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February Talk: Structural inheritance for the Laramide, Central Montana Uplift: A wrench-fault tectonic model related to Proterozoic Orgogenesis in the Foreland of the North American Cordillera By Jeff Bader

February 18, 2021 @ 5:30 pm - 7:30 pm

Structural inheritance for the Laramide, Central Montana Uplift: A wrench-fault tectonic model related to Proterozoic Orgogenesis in the Foreland of the North American Cordillera

By Mr. Jeffrey W. Bader, North Dakota Geological Survey



The Central Montana uplift of eastern Montana lies adjacent to the Northern Rocky Mountains on the western edge of the Northern Great Plains Physiographic Province, and just north of the Laramide belt of the Central Rockies. The origins of this deformed region have received little attention relative to Laramide tectonism and Precambrian basement interrelations, particularly within the overall context of plate tectonic evolution of the North American Cordillera. The Central Montana uplift is characterized at the surface by six well-defined fault zones with general trends to the WNW and NE. Previous work attributes development of these fault zones to transcurrent motion on basementrooted faults that deformed the sedimentary cover during Laramide orogenesis. A Paleoproterozoic origin for these fault zones is proposed, with the faults initially forming in cratonic basement as pure-shear conjugates during SW–NE convergence at the northeastern margin of the Wyoming Province. It is further proposed that the conjugate shears were re-activated as simple shears during the Laramide orogeny under similar SW–NE stress conditions as those in the Precambrian. Structural analysis of basement fabrics of the western Beartooth Mountains and Laramide surface structures (compiled from previously published data) indicate that these major, and likely regional, crustal anisotropies (conjugate shears) may have guided Laramide deformation across eastern Montana. Isostatic gravity data support these interpretations. Precambrian development of conjugate shears was likely related to Trans-Hudson (1.78-1.74 Ga) orogenesis along the northeastern Wyoming Province boundary. Data also indicate that these structures were re-activated as wrench faults during the Laramide orogeny, forming the Central Montana uplift. The structural style of the Laramide orogenic system, as exemplified by the Central Montana uplift, and relation to basement anisotropy has significant implications for the many petroleum systems of the entire Williston Basin of North America.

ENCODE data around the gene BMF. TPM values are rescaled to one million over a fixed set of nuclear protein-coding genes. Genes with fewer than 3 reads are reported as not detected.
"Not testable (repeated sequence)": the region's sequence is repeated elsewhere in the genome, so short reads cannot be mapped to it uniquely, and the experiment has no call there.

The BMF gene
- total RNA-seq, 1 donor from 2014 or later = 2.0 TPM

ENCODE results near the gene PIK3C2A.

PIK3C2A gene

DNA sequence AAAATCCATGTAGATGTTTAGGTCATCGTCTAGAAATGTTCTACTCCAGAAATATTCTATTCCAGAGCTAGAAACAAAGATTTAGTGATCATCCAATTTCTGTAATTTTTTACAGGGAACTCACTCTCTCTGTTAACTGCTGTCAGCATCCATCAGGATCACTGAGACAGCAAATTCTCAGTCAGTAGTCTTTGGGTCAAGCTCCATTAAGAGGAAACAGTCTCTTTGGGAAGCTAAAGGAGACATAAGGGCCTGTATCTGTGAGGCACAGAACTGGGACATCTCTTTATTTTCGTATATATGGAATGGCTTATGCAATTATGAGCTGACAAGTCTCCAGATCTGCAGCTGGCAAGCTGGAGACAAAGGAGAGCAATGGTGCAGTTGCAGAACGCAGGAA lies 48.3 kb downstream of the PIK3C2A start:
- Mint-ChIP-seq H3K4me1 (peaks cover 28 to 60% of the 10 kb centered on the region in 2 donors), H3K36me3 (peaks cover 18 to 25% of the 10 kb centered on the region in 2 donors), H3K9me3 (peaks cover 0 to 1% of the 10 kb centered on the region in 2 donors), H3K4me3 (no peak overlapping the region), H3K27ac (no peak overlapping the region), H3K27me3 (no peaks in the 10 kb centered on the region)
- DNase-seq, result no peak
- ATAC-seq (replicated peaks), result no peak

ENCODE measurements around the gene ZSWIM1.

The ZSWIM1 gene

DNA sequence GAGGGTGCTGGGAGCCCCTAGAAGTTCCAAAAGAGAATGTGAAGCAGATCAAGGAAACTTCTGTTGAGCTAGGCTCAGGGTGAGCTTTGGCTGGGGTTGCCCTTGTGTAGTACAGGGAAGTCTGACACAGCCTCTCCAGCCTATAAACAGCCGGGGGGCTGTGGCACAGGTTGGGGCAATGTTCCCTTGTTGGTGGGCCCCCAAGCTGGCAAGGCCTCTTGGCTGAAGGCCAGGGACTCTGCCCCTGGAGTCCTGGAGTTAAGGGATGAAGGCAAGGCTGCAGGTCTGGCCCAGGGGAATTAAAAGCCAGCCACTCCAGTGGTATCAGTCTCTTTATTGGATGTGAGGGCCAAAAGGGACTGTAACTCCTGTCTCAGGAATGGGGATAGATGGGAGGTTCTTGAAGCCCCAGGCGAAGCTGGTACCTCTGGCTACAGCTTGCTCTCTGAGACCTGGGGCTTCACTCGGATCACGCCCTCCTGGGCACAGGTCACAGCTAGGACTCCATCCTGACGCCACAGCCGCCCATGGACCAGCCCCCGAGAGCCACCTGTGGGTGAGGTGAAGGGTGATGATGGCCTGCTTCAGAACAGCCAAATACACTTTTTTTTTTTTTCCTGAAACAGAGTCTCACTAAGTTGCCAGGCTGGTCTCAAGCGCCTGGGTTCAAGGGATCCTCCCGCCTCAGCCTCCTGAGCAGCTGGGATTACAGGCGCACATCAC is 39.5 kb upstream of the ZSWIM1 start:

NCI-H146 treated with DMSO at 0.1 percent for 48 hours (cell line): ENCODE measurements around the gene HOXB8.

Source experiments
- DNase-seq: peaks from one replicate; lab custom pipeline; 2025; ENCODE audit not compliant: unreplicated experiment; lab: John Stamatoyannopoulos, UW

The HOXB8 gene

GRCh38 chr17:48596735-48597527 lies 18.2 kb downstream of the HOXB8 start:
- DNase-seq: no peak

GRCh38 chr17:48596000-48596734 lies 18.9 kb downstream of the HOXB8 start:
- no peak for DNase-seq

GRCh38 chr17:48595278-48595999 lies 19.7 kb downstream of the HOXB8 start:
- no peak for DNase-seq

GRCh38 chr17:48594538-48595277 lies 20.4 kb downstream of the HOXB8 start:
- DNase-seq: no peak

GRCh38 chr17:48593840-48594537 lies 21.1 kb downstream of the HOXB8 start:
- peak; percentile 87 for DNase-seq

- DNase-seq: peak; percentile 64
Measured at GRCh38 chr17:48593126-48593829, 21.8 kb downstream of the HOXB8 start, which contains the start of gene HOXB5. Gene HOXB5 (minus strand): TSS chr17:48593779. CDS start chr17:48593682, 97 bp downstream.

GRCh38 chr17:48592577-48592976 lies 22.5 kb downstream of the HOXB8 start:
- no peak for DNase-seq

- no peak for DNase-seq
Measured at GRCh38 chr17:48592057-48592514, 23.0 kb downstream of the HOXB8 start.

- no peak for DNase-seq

Jeffrey W. Bader, North Dakota Geological Survey, 2835
Campus Rd., Stop 8156, Grand Forks, ND 58202

Jeff Bader has been a geologist for over 40 years and is a Professional Geologist in Wyoming and Utah. He has a BA in Geology from the University of Colorado and a MS in Petroleum Geology from San Jose State University. He spent the first 8 years of his career at the USGS, Branch of Petroleum Geology. He then was a consultant for more than 20 years and for the last 6 years has served with the North Dakota Geological Survey where he is presently Director of the Wilson M. Laird Core and Sample Library. He also is an Adjunct Professor of Geology at the University of North Dakota. His research interests center on cratonic origins/development and resulting influences on the Phanerozoic tectonic, structural, stratigraphic, and sedimentological evolution of sedimentary basins. Jeff has authored over 50 publications on these topics, mostly in the Rocky Mountain region.


TIME: Please login to meeting a little before 5:30pm.

  • 5:30pm – 6:00pm attendees will be randomly assigned to break out rooms for three, ten-minute sessions
  • 6:00pm – 6:15pm back to meeting for society business announcements and introductory remarks
  • 6:15pm – 7:15pm Talk by Mr. Jeff Bader and Q&A


LOCATION: Your own home! This is a Zoom meeting hosted by FLC.

Link to Join Zoom Meeting:

Join by phone: +1-346-248-7799


COST: FREE! But please renew your membership!


February 18, 2021
5:30 pm - 7:30 pm